This page shows you the list charts. By default, the movies are ordered by how many times they have been marked as a favorite. However, you can also sort by other information, such as the total number of times it has been marked as a dislike.
This is a list of every film that critic Roger Ebert has called the best film of that year. The list starts in 1967 and goes to 2012.
*Special note: In 2008 and 2009 Ebert did not rank his choices. Therefore I went with whatever film he listed from that year on his best of the decade list.
A list for the die-hard western fan! This long and diverse list of great western movies is largely derived from a list found on Cinemacom.com entitled "500 & More - A Western Lover's List". However, Cinemacom's list is heavily slanted toward the traditional western and admittedly excludes all western comedies and many good spaghetti westerns. I wanted to create a more balanced list and so I cross referenced Cinemacom's list against IMDB user ratings in the western genre and made some thoughtful modifications which add some diversity. If you love westerns I hope this list will help you explore the genre.
This list contains 250 films by the 250 greatest directors of all time, according to "they shoot pictures don't they?". Each director has one entry; their most critically acclaimed film. Two directors appear more than once on the list (Michael Powell and Stanley Donen) and all together there are 5 director couples (Powell/Pressburger, Donen/Kelly, Coen Brothers, Cooper/Schoedsack and Straub/Huillet). #76 is a TV-mini-series; #81, #151, #157, #180, #190 and #202 are short features, the rest of the entries are featured films.
As some people are aware, horror is the greatest genre ever and there is literally nothing better than a good horror film. It is, however, extremely under-appreciated and that means a lot of sifting to find the awesome stuff.
So, this is my personal list of the 'best' horror films that I've seen. This mostly consists of personal favourites, but also others which I didn't LOVE, but are good examples of what I like about horror, offer something to the genre or that I just think are kinda cool (mostly the latter). I've not included anything that I don't like at all though, so there may be some glaringly obvious omissions, but it's probably on purpose.
Lately I’ve become more and more frustrated with the various “best ever” lists that have been released because they rarely feature films by women, or if they do it’s usually one or two films. I think this is more a reflection of those who are polled for these kinds of lists, as well as a compounding of history on itself. For so long films by men have made up the bulk of the film canon and I think people are afraid to add new films to these revered lists. I also think many people haven’t seen very many films by women, or if they have it’s always the same handful of films. In an attempt to create a better, more inclusive list of great films by women, I polled over 500 critics, filmmakers, bloggers, historians, professors and casual film viewers, asking them to tell me what films directed (or co-directed) by women are essential viewing. Some people only responded with as little as five votes, others submitted hundreds of films. In the end, I received over 7,000 votes for 1,100+ different films. After tallying up this data, with ties factored in, I then had a list of 103 essential films directed by women.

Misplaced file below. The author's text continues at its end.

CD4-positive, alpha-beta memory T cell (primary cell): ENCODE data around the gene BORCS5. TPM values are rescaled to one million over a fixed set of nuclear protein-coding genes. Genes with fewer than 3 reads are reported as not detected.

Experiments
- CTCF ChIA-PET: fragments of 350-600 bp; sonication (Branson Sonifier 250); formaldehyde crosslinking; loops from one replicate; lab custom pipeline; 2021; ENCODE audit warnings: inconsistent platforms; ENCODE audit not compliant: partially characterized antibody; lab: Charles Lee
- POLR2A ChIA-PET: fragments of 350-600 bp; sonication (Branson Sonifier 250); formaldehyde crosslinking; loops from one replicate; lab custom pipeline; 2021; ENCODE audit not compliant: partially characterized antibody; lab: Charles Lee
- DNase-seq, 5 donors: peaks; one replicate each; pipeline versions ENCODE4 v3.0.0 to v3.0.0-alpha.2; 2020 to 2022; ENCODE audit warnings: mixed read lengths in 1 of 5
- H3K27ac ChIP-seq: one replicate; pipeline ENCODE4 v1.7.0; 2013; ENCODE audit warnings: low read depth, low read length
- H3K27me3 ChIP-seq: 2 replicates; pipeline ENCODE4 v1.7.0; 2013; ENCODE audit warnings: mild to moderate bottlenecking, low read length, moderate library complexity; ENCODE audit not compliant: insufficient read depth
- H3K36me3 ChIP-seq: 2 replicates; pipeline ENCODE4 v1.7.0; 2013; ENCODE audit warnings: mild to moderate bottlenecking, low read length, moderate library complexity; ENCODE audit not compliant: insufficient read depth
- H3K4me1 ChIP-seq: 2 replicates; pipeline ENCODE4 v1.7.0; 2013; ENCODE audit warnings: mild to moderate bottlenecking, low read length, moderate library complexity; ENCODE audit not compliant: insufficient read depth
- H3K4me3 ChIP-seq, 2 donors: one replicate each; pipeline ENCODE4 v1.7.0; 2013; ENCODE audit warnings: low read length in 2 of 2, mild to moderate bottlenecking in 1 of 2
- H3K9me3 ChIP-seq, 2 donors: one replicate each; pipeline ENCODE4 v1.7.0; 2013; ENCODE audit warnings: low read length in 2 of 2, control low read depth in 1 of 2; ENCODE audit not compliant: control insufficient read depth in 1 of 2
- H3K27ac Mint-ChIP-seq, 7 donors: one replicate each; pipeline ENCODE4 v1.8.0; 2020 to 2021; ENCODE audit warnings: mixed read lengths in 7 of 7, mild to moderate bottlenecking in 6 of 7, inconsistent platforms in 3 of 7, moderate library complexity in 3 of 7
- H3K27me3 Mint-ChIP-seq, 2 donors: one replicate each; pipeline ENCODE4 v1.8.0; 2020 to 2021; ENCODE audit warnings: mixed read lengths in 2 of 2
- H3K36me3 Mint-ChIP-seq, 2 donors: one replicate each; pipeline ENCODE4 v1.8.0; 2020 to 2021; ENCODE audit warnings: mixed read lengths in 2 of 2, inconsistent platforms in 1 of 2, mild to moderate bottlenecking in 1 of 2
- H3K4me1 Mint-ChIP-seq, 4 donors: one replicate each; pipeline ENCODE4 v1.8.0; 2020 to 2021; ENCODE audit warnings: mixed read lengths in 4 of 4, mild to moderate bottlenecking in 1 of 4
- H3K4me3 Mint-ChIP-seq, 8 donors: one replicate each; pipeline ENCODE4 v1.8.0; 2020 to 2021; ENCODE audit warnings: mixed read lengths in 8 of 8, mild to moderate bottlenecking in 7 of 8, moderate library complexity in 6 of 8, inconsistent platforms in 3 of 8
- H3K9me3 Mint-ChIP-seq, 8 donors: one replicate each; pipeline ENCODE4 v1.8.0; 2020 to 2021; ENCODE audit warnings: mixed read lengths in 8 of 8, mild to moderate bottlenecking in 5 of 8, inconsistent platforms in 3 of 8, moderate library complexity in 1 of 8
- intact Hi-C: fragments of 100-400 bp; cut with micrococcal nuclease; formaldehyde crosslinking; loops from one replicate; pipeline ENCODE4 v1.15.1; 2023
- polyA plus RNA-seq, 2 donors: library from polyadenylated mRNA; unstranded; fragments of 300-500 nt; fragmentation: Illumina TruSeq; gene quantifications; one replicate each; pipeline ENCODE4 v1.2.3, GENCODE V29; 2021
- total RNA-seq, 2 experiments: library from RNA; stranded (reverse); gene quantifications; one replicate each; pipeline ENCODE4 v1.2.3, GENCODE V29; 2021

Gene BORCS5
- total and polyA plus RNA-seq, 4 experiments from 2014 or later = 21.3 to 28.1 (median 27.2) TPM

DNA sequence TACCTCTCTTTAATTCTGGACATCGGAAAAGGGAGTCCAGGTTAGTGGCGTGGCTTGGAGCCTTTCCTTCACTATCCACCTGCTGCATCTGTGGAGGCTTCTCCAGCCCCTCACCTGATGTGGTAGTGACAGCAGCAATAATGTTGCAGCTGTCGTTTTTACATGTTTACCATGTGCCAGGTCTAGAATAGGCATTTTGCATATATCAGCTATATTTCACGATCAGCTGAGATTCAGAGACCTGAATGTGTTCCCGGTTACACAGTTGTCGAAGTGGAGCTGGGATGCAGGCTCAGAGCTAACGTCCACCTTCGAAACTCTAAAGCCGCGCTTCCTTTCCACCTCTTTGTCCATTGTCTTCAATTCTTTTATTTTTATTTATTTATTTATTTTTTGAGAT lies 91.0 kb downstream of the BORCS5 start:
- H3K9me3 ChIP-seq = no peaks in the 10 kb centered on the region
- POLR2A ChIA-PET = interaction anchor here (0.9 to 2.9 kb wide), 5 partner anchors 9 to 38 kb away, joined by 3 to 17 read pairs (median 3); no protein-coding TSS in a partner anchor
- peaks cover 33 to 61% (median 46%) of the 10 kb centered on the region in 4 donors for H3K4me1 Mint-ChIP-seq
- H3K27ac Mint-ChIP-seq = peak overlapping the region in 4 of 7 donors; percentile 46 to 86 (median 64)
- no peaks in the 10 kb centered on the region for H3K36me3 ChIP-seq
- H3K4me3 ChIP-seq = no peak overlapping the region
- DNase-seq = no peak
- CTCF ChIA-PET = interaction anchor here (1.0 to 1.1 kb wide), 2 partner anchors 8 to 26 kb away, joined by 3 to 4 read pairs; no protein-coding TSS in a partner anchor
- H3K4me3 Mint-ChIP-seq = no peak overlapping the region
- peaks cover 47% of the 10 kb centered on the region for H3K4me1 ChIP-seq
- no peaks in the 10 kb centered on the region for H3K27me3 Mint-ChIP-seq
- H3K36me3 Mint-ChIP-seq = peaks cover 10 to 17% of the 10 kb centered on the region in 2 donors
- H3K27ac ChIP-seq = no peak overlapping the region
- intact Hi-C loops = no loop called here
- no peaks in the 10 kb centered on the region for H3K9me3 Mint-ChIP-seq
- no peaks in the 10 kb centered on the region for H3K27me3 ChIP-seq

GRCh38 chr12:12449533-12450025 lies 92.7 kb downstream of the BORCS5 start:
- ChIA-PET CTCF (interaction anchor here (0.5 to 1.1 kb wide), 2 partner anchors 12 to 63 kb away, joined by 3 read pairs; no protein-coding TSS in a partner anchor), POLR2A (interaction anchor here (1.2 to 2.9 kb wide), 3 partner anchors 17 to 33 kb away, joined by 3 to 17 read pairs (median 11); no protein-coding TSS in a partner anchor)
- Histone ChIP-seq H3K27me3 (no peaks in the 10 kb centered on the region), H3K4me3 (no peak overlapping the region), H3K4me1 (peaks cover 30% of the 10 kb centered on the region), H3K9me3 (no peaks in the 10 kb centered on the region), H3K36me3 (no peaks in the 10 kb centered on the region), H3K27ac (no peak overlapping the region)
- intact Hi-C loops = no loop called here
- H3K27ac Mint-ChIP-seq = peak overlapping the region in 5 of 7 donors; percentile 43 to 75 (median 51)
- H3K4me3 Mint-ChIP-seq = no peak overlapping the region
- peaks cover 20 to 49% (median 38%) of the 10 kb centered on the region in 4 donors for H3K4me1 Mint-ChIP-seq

While this list is in no way the end all and be all of female filmmakers, it does include films from multiple countries, filmmakers of all ages, films from all kinds of genres and spans 9 decades. Also, I would like to point out that although the earliest film on this list is from 1935, there were several filmmakers from the silent era who were women (and whose films were in the initial 1,100+ list), including Alice Guy-Blaché, Lois Weber and others. This list should be looked at as a springboard, a way to get your feet wet with the most beloved films made by women. There are lots of resources to find even more great films by women. DirectedByWomen.com and TheDirectorList.com are two such invaluable places to start learning more about the thousands of women who have been making films since the beginning of cinema.